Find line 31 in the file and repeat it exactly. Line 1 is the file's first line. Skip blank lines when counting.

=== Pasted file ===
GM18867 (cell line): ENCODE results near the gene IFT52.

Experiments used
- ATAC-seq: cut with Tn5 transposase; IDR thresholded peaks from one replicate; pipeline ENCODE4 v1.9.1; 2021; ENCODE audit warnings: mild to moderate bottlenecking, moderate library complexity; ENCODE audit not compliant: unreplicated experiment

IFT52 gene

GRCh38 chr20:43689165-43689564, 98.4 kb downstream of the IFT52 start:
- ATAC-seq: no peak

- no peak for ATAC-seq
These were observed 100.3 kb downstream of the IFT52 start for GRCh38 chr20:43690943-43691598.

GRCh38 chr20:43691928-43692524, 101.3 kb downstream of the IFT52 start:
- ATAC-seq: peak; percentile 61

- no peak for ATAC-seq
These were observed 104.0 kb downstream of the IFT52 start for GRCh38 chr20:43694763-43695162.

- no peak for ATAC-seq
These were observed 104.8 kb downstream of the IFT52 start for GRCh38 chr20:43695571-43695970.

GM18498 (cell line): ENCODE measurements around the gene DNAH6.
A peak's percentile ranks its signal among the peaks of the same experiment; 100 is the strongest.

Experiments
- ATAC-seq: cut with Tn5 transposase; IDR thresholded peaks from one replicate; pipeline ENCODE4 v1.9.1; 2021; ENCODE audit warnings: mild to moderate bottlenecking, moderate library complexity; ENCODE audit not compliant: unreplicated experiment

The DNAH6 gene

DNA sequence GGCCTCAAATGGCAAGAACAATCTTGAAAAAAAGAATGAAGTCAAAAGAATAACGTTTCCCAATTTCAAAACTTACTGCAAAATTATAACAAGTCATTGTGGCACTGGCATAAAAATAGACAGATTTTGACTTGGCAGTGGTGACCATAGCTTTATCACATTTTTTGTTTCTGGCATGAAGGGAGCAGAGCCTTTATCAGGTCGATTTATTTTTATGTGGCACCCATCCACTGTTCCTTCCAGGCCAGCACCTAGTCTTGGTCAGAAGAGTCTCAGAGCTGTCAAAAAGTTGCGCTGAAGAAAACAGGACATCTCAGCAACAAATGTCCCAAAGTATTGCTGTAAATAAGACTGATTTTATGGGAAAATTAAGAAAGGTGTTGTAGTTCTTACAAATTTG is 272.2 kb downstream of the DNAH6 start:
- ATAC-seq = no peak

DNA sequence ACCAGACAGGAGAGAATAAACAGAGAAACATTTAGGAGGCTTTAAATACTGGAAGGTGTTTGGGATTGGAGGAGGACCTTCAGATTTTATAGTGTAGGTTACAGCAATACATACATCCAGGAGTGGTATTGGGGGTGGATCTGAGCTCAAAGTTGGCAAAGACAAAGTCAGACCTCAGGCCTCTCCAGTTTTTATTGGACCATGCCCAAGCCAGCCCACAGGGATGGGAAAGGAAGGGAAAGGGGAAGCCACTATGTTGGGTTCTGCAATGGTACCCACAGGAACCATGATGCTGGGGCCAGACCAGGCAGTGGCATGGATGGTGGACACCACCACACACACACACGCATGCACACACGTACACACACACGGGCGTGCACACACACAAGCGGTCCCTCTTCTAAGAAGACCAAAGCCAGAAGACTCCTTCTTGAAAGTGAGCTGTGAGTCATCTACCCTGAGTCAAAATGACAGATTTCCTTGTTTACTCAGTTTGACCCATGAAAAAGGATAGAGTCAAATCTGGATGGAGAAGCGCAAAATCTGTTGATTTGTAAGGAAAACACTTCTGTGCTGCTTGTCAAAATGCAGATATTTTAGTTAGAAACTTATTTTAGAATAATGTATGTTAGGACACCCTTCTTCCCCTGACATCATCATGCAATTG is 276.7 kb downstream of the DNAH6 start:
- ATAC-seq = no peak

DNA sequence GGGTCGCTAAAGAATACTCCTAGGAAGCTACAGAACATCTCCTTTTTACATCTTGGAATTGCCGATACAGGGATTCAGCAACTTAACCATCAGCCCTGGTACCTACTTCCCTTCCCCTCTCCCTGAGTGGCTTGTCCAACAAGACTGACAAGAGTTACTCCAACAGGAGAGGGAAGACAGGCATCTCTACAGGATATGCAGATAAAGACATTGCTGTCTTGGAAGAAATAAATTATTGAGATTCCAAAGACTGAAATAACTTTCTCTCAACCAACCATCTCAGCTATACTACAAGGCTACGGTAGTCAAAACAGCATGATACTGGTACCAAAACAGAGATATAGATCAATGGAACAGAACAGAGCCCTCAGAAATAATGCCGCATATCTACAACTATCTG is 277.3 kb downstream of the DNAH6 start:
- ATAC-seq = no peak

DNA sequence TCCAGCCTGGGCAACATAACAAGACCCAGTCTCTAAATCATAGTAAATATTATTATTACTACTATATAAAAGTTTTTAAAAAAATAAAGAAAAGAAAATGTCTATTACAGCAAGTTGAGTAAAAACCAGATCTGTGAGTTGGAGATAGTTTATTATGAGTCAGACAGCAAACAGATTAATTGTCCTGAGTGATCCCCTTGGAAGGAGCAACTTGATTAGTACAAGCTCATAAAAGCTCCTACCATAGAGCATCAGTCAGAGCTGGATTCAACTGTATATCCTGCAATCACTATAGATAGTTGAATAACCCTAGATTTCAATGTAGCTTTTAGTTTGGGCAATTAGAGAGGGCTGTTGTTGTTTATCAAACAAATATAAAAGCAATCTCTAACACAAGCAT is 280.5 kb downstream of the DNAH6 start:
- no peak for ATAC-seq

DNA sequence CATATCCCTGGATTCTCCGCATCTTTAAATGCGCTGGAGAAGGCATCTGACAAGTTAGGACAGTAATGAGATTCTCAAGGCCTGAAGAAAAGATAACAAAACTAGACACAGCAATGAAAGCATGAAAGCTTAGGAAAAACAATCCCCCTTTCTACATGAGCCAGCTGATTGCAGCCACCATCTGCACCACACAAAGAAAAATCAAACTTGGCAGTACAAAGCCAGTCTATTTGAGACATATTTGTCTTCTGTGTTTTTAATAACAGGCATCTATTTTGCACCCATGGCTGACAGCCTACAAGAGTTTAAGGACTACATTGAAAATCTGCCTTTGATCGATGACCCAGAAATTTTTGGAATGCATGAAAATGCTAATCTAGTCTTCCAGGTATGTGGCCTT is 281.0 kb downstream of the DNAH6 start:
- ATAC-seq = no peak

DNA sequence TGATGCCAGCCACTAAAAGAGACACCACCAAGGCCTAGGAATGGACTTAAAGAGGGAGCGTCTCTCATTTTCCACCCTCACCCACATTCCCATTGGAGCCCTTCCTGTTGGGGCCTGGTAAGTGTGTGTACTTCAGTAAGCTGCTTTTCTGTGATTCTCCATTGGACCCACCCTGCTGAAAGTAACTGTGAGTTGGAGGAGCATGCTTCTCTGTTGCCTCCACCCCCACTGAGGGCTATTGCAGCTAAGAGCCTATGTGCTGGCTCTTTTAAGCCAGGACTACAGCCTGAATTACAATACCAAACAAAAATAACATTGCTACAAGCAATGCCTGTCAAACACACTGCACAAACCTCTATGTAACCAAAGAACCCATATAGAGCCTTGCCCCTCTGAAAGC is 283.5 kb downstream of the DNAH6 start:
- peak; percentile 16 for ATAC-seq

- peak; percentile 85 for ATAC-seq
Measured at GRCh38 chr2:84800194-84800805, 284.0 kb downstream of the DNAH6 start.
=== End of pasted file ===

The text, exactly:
- peak; percentile 16 for ATAC-seq